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Is there a need performance-wise for inline functions to pass its arguments by const reference like

foo(const T & a, const T &b)

compared to by value

foo(T a, T b)

if I don't change the values of a and b in the function? Does C++11 change recommend anything specific here?

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A value is a value and a reference is a reference. Passing a const reference when meaning instead passing a value is a mistake that can bite back badly. See… – 6502 Oct 2 '11 at 16:59
@6502: That's a great example of a case where using a reference makes the logic more complicated (v.push_back(v[0]) is legal, because the standard library must include that extra logic). – Ben Voigt Oct 2 '11 at 17:06
@BenVoigt: Nice to see this request has been added to the standard. Where is it stated? – 6502 Oct 2 '11 at 17:15
@6502: If the reference is valid when push_back is called, it's the responsibility of the standard library to do the right thing with it. – Ben Voigt Oct 2 '11 at 18:33
@BenVoigt: Sorry but I don't agree. When calling a function passing a reference if the referenced object doesn't live long enough for the duration of the function it's a caller problem (the callee has no control on it). AFAIK the standard doesn't say that the copy operation must be done before the deallocation: if an implementation wants to do so ok, but a valid C++ compiler can make daemons fly off my nose still remaining compliant. By the way things are even more complex now with C++0x... can reallocation use move constructor? If so just delaying destruction of old storage is not enough... – 6502 Oct 2 '11 at 20:14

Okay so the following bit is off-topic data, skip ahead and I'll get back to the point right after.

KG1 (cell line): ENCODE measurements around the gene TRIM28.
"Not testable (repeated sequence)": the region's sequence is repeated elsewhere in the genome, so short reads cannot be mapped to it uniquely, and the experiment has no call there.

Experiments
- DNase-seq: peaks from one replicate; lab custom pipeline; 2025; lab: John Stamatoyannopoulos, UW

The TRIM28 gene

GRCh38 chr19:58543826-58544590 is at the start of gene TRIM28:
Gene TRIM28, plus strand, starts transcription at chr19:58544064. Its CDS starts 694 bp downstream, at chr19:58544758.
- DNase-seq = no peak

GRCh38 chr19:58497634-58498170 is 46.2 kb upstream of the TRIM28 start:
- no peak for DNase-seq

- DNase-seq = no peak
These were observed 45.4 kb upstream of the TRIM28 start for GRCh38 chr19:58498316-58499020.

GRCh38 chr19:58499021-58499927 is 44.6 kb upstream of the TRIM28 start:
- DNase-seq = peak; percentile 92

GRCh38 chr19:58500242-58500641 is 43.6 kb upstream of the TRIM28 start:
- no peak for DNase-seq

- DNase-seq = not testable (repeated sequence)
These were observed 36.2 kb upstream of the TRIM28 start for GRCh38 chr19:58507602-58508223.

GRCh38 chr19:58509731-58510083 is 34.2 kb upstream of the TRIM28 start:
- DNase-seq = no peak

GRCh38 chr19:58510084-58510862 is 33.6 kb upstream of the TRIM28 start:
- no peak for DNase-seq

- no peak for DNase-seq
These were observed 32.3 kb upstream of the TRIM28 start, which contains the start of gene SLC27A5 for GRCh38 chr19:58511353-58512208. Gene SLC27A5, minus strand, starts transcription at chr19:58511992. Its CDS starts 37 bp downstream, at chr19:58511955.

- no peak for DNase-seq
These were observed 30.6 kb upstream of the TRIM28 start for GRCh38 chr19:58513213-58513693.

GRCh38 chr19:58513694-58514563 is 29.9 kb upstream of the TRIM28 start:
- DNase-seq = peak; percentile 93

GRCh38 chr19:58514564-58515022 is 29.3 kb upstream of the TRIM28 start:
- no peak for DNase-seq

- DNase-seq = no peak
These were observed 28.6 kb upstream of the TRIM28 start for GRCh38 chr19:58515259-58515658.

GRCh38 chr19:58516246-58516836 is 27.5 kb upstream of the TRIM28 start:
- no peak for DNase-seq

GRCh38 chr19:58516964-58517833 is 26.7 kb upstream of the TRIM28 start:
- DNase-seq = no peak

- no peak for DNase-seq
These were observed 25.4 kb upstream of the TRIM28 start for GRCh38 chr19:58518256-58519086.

up vote 10 down vote accepted

Pass by value can only elide the copy-constructor call if the argument is a temporary.

Passing primitive types by const reference will have no cost when the function is inlined. But passing a complex lvalue by value will impose a potentially expensive copy constructor call. So prefer to pass by const reference (if aliasing is not a problem).

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In addition to aliasing problems there are lifetime problems. – 6502 Oct 2 '11 at 17:05
@6502: On return values, definitely. For parameters, lifetime issues can occur, but they are very rare. And I would consider them a subset of aliasing issues anyway. – Ben Voigt Oct 2 '11 at 17:08
@BenVoigt Passing primitive types by const reference will have no cost when the function is inlined. Do you mean, "will have no benefit in term of cost"? Can you confirm if there's anything to gain passing a const int& or a const int when the function is inlined? – Antonio Jan 24 '14 at 15:52
@Antonio: No, I meant what I said. In general there are significant costs to passing by const reference: the callee has to access a pointer in addition to the actual data, which means twice the memory accesses. The callee also has to worry about aliasing, which inhibits several optimizations. When the function is inlined, the compiler can determine whether aliasing is actually possible and often can do those optimizations and access the data directly instead of through an extra pointer. – Ben Voigt Jan 24 '14 at 16:23

Theoretically the ones without reference might be copied in memory as there is the possibility that your inline function might be modifying them (even if it actually doesn't).